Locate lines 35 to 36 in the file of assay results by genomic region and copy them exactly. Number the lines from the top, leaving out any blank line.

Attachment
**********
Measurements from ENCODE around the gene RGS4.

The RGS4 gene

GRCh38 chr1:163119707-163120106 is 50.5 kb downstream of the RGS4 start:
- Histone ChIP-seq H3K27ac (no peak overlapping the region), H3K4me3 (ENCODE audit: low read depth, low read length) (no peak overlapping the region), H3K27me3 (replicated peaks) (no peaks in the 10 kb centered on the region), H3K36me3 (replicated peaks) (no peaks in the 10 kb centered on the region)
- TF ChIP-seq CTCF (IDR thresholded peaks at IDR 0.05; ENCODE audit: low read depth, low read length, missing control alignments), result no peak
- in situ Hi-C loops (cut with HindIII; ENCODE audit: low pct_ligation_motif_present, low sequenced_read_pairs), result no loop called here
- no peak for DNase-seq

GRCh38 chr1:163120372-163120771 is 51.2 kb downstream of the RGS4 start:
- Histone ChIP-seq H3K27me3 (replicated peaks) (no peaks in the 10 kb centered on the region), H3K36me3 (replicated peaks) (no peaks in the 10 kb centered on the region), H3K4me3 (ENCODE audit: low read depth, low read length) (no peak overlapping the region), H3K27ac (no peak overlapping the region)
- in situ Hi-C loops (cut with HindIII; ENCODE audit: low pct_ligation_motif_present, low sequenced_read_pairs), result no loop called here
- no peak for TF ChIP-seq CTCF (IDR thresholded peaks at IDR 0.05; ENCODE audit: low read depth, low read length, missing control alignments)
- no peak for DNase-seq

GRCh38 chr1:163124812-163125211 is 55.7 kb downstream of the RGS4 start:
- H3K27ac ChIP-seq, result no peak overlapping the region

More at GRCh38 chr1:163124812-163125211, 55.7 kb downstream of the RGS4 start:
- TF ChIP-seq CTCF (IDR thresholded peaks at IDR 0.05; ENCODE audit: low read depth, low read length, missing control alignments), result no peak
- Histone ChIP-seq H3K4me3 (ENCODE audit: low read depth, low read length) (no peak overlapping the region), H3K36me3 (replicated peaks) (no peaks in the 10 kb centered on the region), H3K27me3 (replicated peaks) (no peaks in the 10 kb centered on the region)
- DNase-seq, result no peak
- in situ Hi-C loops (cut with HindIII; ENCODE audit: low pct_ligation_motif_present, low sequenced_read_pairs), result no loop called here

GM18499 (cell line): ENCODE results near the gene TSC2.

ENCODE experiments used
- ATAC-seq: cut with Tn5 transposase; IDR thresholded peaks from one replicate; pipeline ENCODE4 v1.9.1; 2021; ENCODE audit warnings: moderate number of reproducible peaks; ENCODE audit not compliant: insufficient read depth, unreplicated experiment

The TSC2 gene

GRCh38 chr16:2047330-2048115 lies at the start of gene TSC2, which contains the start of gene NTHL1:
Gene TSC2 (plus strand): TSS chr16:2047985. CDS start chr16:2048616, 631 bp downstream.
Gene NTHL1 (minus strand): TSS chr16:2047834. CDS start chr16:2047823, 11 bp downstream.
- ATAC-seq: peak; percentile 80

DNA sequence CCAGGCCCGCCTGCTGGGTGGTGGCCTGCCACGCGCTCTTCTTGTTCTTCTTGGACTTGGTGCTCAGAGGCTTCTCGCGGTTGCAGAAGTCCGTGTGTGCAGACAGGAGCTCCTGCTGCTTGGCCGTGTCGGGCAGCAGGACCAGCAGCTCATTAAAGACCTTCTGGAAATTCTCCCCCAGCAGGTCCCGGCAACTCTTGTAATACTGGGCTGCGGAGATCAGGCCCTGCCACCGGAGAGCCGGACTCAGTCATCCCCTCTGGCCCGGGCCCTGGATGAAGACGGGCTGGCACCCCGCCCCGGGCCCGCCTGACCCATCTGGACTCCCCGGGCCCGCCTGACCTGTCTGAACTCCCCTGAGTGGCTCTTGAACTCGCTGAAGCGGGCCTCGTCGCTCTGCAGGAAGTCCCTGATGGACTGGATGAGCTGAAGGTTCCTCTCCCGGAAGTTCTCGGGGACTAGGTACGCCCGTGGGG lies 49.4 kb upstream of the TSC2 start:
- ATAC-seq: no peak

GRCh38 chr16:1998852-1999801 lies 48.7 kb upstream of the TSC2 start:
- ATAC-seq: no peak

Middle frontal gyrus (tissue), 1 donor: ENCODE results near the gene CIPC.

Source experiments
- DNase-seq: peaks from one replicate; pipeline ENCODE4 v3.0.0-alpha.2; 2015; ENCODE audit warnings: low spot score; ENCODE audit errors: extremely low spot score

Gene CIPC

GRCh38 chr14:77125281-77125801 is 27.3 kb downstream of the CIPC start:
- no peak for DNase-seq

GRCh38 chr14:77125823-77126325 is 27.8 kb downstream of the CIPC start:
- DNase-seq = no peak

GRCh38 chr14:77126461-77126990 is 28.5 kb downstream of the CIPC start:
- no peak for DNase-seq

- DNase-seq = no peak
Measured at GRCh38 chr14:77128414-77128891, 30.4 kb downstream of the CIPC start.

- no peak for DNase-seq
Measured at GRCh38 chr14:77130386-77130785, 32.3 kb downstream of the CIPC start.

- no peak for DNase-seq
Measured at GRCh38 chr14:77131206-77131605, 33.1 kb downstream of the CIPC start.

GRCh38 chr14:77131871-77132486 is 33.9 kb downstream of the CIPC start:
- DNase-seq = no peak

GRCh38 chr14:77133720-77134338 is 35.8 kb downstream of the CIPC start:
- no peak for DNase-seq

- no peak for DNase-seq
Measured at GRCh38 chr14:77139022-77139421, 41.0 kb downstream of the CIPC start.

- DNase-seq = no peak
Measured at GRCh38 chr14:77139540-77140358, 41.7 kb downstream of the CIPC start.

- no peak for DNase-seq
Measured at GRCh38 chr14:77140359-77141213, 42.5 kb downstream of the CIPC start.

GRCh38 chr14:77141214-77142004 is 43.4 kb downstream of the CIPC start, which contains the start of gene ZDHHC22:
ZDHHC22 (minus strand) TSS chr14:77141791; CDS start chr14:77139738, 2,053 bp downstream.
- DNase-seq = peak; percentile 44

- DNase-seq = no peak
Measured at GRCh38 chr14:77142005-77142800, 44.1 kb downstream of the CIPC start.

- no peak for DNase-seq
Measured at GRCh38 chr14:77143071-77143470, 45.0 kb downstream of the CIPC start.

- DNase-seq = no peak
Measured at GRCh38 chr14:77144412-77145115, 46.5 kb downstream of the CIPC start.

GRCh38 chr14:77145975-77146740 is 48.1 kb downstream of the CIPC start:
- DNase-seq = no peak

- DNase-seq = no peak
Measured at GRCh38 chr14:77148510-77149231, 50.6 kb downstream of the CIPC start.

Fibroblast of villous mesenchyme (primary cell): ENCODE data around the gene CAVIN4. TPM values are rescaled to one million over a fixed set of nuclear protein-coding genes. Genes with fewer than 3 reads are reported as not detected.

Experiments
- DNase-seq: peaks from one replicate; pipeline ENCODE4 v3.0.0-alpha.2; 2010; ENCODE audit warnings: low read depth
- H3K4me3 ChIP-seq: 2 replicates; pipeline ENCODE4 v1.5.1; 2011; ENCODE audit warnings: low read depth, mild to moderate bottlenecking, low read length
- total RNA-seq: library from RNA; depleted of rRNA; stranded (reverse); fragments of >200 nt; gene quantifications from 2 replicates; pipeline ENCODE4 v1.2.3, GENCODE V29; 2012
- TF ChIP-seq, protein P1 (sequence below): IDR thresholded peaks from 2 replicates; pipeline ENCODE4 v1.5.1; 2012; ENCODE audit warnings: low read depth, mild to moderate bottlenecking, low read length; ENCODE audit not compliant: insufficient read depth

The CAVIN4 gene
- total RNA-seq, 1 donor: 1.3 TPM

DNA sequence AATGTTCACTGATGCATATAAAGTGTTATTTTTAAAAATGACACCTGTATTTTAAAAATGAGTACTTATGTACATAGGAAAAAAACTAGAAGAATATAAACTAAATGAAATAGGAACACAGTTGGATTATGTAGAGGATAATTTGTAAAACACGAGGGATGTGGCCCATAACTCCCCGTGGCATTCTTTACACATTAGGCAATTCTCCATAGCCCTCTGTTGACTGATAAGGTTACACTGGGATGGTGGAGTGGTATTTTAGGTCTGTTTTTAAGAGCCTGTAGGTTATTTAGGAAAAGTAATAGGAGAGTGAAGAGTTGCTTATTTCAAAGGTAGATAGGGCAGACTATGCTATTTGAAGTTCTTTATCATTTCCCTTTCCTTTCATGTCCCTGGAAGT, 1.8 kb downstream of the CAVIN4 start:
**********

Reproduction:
Gene CIPC

GRCh38 chr14:77125281-77125801 is 27.3 kb downstream of the CIPC start: